May 16

The book “Last Chance Millionaire” by Douglas R. Andrew was interesting to me, if only for the lack of depth. It reminded me of the original “Twilight Zone” TV series in this regard – every episode could be summarized in about three sentences or one minute of action, and the remaining 24 minutes was filler.

Mr. Andrew spends the first 200 or so pages making the case that one should always have a mortgage, and it should be as large as possible. Now there’s a premise I’d not want to spend too much time debating, but I’d agree that there are better times to borrow and other times to pay down one’s debt. I am old enough to remember a 30 year fixed rate of 13.5% which, in the 25% bracket is still 10-1/8% after tax. At that rate, I prefer to pay down the mortgage and advise other to follow. With rates below 6%, someone in the 28% bracket has an after tax interest cost of 4.32%. There, I just saved you 200 pages.

He goes on to suggest investing in Indexed Universal Life Insurance. I am on record as being anti-variable annuities, but this product offers a few different twists. The withdrawals are first made against the principal within the account, so no taxes are due. Then with a bit of smoke and maybe a mirror or two, further withdrawals are taken as ‘loans’ against the account, which are then paid back on death.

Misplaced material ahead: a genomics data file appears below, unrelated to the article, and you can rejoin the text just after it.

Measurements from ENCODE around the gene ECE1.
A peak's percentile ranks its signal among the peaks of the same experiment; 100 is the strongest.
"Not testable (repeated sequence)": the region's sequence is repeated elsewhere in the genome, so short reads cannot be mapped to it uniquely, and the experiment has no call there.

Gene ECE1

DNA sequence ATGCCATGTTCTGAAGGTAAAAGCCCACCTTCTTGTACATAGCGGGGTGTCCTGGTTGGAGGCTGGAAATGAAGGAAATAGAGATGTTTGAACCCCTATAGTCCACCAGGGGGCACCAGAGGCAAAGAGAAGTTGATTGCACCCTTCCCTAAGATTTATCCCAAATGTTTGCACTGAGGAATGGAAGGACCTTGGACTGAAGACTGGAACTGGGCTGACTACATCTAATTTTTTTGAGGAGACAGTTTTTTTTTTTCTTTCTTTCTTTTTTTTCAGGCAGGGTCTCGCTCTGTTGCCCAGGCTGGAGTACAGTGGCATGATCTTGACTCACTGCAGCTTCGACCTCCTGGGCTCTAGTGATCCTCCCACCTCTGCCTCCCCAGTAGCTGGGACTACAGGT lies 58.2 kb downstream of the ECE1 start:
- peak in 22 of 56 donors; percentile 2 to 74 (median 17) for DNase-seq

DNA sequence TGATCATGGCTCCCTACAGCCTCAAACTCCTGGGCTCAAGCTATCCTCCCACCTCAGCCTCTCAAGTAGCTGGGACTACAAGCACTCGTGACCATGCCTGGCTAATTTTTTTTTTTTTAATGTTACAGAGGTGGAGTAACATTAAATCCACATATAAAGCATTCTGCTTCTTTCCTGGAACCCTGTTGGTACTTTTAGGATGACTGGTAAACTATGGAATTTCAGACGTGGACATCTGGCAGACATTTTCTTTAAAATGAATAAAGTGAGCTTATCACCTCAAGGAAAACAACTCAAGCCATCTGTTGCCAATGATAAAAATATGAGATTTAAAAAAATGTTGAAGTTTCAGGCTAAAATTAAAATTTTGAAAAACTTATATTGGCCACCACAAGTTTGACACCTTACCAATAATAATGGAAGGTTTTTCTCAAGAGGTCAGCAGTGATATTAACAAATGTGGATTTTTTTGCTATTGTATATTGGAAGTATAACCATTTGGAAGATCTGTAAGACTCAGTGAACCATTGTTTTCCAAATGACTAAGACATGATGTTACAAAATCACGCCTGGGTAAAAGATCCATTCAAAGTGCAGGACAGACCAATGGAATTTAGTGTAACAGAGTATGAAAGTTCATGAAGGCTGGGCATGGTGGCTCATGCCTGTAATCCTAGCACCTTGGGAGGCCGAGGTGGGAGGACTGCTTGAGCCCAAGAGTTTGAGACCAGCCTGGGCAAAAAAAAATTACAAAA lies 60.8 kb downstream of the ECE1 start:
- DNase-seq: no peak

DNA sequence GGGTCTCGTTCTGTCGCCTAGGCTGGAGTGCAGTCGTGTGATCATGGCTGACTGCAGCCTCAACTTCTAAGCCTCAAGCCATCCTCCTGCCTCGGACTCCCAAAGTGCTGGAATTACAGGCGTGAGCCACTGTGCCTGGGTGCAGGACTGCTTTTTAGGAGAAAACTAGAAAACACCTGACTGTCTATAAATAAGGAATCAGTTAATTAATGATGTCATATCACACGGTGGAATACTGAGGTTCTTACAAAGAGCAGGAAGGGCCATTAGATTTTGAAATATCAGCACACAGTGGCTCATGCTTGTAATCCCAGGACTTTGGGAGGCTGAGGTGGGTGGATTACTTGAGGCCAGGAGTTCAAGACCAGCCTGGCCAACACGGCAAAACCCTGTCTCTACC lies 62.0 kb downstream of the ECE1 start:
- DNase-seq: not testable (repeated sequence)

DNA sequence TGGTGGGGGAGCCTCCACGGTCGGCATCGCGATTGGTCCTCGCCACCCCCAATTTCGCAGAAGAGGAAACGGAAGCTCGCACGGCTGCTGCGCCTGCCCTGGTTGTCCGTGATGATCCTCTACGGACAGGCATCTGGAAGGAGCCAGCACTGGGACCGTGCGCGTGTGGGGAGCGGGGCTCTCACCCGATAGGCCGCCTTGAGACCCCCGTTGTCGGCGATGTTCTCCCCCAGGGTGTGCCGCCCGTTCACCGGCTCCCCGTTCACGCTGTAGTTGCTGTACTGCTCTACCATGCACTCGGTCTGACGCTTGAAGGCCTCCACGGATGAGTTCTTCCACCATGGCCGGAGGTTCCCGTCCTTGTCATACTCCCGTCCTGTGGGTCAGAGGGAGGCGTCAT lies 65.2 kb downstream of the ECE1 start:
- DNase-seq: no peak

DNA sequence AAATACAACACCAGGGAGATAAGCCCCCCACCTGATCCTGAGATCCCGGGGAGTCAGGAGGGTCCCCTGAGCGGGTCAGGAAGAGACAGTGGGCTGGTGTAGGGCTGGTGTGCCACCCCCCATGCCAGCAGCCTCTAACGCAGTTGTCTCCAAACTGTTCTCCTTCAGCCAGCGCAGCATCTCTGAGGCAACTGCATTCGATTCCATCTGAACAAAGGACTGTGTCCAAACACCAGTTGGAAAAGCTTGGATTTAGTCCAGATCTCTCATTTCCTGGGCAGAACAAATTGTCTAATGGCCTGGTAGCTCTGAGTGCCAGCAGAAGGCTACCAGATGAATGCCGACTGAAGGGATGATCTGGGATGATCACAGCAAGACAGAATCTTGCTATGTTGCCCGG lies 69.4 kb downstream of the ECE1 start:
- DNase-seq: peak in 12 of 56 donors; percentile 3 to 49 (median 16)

I wanted to find out how the account grows in value and discovered a policy by Pacific Life called “Pacific indexed Accumulator II” which describes the annual crediting. One receives the return of the S&P index (no dividends) with a maximum of 12%, and minimum 0%. So the trade-off appears to be that you give up the dividend (The S&P currently yields about 2.1%) as well as accept a cap of 12% per year, in exchange for a guarantee of no annual losses. I’m still on the fence about borrowing to fund this, but the concept itself has a certain appeal. This chart from the prospectus does a good job illustrating the return you would have gotten over the past 20 years. I thank one of my regular readers for bringing this book and investment approach to my attention.

Indexed Universal Life

Joe

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2 Responses to “Last Chance Millionaire”

  1. Stephanie Says:

    Based on the crediting method of the PacificLife Index Accumulator you can get 114% participation rate.

  2. JOE Says:

    Not seen this product. Do you have access to the full prospectus?

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